The geography of recent genetic ancestry across Europe

The geography of recent genetic ancestry across Europe

Peter Ralph, Graham Coop
(Submitted on 16 Jul 2012 (v1), last revised 19 Jul 2012 (this version, v2))

The recent genealogical history of human populations is a complex mosaic formed by individual migration, large-scale population movements, and other demographic events. Population genomics datasets can provide a window into this recent history, as rare traces of recent shared genetic ancestry are detectable due to long segments of shared genomic material. We make use of genomic data for 2,257 Europeans (the POPRES dataset) to conduct one of the first surveys of recent genealogical ancestry over the past three thousand years at a continental scale. We detected 1.9 million shared genomic segments, and used the lengths of these to infer the distribution of shared ancestors across time and geography. We find that a pair of modern Europeans living in neighboring populations share around 10-50 genetic common ancestors from the last 1500 years, and upwards of 500 genetic ancestors from the previous 1000 years. These numbers drop off exponentially with geographic distance, but since genetic ancestry is rare, individuals from opposite ends of Europe are still expected to share millions of common genealogical ancestors over the last 1000 years. There is substantial regional variation in the number of shared genetic ancestors: especially high numbers of common ancestors between many eastern populations likely date to the Slavic and/or Hunnic expansions, while much lower levels of common ancestry in the Italian and Iberian peninsulas may indicate weaker demographic effects of Germanic expansions into these areas and/or more stably structured populations. Recent shared ancestry in modern Europeans is ubiquitous, and clearly shows the impact of both small-scale migration and large historical events. Population genomic datasets have considerable power to uncover recent demographic history, and will allow a much fuller picture of the close genealogical kinship of individuals across the world.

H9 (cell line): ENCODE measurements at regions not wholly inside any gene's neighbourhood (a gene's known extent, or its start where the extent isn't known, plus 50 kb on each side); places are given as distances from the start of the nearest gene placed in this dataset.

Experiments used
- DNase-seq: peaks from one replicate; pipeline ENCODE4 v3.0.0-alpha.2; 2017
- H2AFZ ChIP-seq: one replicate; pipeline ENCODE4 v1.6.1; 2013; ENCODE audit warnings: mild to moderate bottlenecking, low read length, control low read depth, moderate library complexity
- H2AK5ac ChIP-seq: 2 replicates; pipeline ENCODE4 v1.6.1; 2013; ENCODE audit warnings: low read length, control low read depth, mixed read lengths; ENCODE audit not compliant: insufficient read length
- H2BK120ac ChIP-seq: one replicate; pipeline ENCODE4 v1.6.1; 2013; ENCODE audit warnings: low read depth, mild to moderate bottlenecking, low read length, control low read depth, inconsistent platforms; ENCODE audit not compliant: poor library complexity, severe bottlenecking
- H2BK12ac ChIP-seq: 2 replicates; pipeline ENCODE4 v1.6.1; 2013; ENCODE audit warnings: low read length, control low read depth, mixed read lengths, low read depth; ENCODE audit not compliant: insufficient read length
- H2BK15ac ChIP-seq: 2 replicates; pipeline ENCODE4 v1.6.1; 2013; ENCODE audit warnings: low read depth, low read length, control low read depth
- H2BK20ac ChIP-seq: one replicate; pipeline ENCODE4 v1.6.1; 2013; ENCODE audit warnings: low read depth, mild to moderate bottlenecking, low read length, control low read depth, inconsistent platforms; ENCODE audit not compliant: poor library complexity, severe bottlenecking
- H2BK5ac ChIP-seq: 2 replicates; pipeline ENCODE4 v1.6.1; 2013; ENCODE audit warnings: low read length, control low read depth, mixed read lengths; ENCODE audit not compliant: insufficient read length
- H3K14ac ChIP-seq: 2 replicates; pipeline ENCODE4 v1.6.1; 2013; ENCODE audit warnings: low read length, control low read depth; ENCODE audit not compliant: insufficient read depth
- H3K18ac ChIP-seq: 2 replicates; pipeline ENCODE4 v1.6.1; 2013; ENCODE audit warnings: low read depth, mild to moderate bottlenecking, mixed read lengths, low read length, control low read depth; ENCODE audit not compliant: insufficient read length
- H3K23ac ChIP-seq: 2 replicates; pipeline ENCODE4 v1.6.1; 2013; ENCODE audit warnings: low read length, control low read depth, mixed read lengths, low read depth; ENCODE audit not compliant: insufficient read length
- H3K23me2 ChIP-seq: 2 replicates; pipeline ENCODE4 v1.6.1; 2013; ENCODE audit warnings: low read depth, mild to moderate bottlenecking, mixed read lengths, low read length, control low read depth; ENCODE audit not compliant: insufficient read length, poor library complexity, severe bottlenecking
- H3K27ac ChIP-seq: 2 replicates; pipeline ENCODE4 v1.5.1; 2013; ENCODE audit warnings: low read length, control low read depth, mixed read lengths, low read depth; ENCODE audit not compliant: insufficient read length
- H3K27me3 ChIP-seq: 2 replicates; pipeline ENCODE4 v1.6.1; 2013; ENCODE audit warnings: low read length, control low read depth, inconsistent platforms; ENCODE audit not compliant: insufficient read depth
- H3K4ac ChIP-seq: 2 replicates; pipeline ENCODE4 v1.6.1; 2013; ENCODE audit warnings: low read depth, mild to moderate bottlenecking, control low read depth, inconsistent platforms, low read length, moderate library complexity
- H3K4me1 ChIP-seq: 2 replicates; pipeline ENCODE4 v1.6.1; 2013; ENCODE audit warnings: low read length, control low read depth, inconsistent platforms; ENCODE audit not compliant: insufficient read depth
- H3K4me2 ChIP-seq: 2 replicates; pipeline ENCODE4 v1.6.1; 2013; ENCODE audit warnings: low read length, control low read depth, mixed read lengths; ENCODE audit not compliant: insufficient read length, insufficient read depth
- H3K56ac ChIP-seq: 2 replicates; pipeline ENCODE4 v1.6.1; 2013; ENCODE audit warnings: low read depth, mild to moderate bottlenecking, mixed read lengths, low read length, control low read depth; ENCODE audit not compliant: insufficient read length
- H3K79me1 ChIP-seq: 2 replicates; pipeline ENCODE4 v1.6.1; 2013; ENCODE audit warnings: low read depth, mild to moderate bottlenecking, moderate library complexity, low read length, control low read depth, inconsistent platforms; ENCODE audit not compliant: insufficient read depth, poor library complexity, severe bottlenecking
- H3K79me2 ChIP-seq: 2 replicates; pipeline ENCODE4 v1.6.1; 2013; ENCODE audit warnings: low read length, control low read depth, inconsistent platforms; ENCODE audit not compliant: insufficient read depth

The variance of identity-by-descent sharing in the Wright-Fisher model

The variance of identity-by-descent sharing in the Wright-Fisher model

Shai Carmi, Pier Francesco Palamara, Vladimir Vacic, Todd Lencz, Ariel Darvasi, Itsik Pe’er
(Submitted on 21 Jun 2012)

Widespread sharing of long, identical-by-descent (IBD) genetic segments is a hallmark of populations that have experienced a recent bottleneck. The detection of these IBD segments is now feasible, enabling a wide range of applications from phasing and imputation to demographic inference. Here, we study the distribution of IBD sharing in the Wright-Fisher model. Using coalescent theory, we calculate the mean and variance of the total sharing between arbitrary pairs of individuals. We then study the cohort-averaged sharing: the average total sharing between one individual to the rest of the cohort. We find that for large cohorts, the cohort-averaged sharing is distributed approximately normally. Surprisingly, the variance of this distribution remains large even for large cohorts, implying the existence of “hyper-sharing” individuals. The presence of such individuals bears important consequences to the design of sequencing studies, since, if they are selected for whole-genome sequencing, a larger fraction of the cohort can be subsequently imputed. We calculate the expected gain in power of imputation by IBD, and subsequently, in power to detect an association, when individuals are either randomly selected or are specifically the hyper-sharing individuals. Finally, we study the distribution of pairwise sharing and cohort-averaged sharing in the Ashkenazi Jewish population.